by | Nov 21, 2008 | Detroit Free Press | 0 comments

He finally hit bottom in the cold dawn of Thursday morning, when a U.S. customs agent made him drop his pants and watched a packet of cocaine fall out of his underwear. Standing there, in a windowless room at the American border, alone, about to be charged with drug smuggling, Bob Probert was no longer a hockey player. He was no longer a Detroit Red Wing. He was no longer some tragic hero to the boozy faithful at Joe Louis Arena, who all along have continued to chant, “Hey, leave Probert alone!”

He was a criminal suspect.

Arrested. Cuffed. And led away.

What did we expect? A happy ending? Bob Probert has been in trouble since he was a teenager. He would get stupidly drunk, he would wrap a car around a telephone pole, he would party the night before a playoff game. He was addicted to alcohol, and apparently had developed at least a taste for cocaine, maybe more. He would follow the devils at night and lie to the angels in the morning.

“Probie, have you been drinking?” the Red Wings brass would ask him, looking at his eyes. “Probie, have you been using drugs?’

“No way. Nuh-uh. No.”

What is that expression? You can run but you cannot hide. There is no hiding what the Wings knew for some time now — that Probert was more than just a big kid who enjoyed his beer. That there were numerous reports of his drug involvement. That the only reason he was back on the ice was to dust him off so maybe some other team would trade for him, any team, take him, please. No more hiding. When 14 grams of cocaine are found in your shorts, you have a hard time pleading ignorance.

“I knew about the alcohol, and I heard rumors about this other stuff,” admitted an anguished Jacques Demers, the Red Wings coach, Thursday morning.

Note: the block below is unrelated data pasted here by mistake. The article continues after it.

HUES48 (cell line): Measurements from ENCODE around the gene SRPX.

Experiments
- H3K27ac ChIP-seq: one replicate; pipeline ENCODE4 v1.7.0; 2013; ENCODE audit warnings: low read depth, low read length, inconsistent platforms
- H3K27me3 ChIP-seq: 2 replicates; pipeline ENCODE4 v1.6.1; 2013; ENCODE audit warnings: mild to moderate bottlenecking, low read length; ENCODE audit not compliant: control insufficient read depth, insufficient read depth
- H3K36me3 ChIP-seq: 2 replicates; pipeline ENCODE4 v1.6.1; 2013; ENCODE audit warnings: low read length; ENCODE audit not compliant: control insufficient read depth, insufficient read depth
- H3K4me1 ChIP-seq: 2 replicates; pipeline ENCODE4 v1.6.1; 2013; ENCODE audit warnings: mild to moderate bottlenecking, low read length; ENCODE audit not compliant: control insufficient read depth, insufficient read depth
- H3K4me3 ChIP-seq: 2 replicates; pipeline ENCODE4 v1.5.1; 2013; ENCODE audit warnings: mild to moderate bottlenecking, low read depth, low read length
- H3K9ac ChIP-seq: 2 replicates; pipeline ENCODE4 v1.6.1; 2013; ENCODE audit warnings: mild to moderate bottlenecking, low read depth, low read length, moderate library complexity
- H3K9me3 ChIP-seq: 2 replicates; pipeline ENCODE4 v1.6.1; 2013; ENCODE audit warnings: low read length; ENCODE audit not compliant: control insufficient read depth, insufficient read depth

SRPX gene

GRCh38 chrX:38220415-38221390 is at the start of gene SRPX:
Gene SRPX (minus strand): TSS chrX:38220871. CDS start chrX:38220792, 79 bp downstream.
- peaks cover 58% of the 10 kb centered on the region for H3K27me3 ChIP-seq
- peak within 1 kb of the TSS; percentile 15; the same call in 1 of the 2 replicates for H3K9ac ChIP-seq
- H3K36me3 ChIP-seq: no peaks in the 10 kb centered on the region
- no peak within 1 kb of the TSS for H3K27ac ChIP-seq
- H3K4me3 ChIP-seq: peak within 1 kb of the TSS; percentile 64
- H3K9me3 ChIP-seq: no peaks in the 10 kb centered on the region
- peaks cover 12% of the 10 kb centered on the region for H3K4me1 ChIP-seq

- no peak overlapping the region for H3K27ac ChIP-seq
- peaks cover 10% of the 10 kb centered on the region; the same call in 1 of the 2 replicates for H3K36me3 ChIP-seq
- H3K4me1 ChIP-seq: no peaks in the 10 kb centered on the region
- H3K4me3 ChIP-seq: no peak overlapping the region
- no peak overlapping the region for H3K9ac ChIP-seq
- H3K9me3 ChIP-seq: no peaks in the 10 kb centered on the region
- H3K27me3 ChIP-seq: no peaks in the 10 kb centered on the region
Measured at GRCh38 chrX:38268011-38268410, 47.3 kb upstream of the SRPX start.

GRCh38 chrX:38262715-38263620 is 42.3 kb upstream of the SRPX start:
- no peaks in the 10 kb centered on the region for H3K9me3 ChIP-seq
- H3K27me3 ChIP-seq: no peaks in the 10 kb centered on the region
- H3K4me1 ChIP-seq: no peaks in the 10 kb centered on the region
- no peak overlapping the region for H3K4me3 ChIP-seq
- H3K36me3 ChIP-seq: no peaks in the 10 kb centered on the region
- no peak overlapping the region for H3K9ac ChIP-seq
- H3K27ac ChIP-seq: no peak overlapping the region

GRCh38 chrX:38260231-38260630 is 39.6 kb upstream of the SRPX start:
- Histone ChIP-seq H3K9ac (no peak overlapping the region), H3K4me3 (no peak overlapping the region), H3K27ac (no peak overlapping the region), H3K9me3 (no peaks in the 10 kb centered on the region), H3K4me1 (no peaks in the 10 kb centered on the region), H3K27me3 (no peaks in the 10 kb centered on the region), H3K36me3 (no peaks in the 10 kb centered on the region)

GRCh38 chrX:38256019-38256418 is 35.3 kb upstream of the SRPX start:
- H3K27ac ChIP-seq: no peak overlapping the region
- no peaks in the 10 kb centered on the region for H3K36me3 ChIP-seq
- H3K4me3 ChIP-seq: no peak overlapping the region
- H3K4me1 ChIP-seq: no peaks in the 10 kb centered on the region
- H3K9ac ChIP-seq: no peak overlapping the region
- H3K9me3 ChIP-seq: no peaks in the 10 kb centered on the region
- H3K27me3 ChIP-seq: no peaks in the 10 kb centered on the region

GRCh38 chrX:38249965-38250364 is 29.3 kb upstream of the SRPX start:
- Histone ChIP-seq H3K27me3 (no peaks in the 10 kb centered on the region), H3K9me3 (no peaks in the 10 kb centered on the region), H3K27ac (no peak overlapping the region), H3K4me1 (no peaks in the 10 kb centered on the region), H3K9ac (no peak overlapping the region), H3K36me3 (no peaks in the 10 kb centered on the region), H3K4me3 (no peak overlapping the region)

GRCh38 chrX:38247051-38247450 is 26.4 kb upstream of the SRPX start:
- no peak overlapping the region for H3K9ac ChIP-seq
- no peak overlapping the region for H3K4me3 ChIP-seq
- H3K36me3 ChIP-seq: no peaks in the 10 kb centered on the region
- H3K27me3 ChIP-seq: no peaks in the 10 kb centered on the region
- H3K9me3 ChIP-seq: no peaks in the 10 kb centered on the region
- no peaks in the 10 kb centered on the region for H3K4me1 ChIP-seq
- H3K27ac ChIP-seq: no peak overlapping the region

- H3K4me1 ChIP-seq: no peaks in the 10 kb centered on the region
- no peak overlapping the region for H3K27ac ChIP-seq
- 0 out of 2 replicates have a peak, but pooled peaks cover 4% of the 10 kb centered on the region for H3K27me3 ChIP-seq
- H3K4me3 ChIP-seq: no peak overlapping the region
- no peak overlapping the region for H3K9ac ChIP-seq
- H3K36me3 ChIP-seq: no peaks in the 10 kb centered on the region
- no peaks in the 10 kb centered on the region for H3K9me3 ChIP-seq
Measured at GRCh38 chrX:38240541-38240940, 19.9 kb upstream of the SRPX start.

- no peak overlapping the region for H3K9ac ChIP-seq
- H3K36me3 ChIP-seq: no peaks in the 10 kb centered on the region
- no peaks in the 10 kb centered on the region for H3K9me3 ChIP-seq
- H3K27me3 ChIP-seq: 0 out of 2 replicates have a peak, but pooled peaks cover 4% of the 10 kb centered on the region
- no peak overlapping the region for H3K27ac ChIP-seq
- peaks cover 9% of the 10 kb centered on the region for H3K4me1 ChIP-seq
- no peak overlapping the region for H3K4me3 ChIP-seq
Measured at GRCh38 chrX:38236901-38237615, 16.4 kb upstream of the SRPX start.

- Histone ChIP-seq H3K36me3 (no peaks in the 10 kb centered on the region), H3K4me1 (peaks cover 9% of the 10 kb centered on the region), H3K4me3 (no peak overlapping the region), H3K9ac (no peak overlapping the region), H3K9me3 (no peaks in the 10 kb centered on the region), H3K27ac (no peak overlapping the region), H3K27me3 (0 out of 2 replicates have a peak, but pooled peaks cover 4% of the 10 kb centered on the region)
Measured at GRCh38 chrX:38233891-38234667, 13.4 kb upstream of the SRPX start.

“But rumors are rumors. We never saw him do anything. We never caught him. Nobody ever brought Bob Probert in to me with his arm twisted behind his back and said, ‘Hey, we just found this guy with a couple grams of cocaine.’ “

Not until Thursday.

And now it’s too late. Probert was marched before a magistrate, dressed in the same gray suit he had peeled off in front of the customs agents at the Canada-U.S. border. He was charged with a crime that is punishable by up to 20 years in prison. He posted bond, and left.

“He has given this team some black eyes in the past,” said Demers, shaking his head, “but this time, he split the eye right open.”
‘We tried . . .’

In recent weeks, the Wings tried desperately to trade Probert. That, Demers said, was the only reason they brought him back. “We weren’t asking for the moon either. We would have taken very little. We tried. We honestly tried.”

Yes. Everybody tried. No one succeeded. And no one is completely innocent in this story. The Wings probably should have traded Probert following the Edmonton drinking incident last April, when his market value was high but his credibility was shot. They kept him because they wanted a Stanley Cup, fast and glorious, they were so close! And a healthy Probert could help them get it. In his one good season, he was a hockey rarity: a scorer and a fighter. Blinded by his good light, the Wings held on, overlooking, excusing, until slowly, in their too-forgiving grasp, Probert turned to dust.

Maybe if they had traded him he would have straightened up. Maybe he would have realized he only gets so many chances. Maybe not. Somewhere in the process, the whole thing soured, Probert lost sight of hockey and career. By the time he came to the Wings last November, demanding that he at least get his paycheck even if they didn’t play him, they should have known. An athlete with rumored drug problems who is satisfied to get paid and not work? What do you think he wants the money for? Canned goods? A shadow’s trail

Probert’s locker was already empty by the time reporters stormed the dressing room Thursday. His teammates seemed both remorseful and, in a weird way, relieved. Probert’s shadow has hung over this team like a bad childhood. Wherever they went, the players were asked about him — his drinking, his arrests, his walking out of rehab centers — him, and not hockey. Now, with the shadow in handcuffs, no one knew what to say. Some made jokes. Some made judgments. Some just shrugged.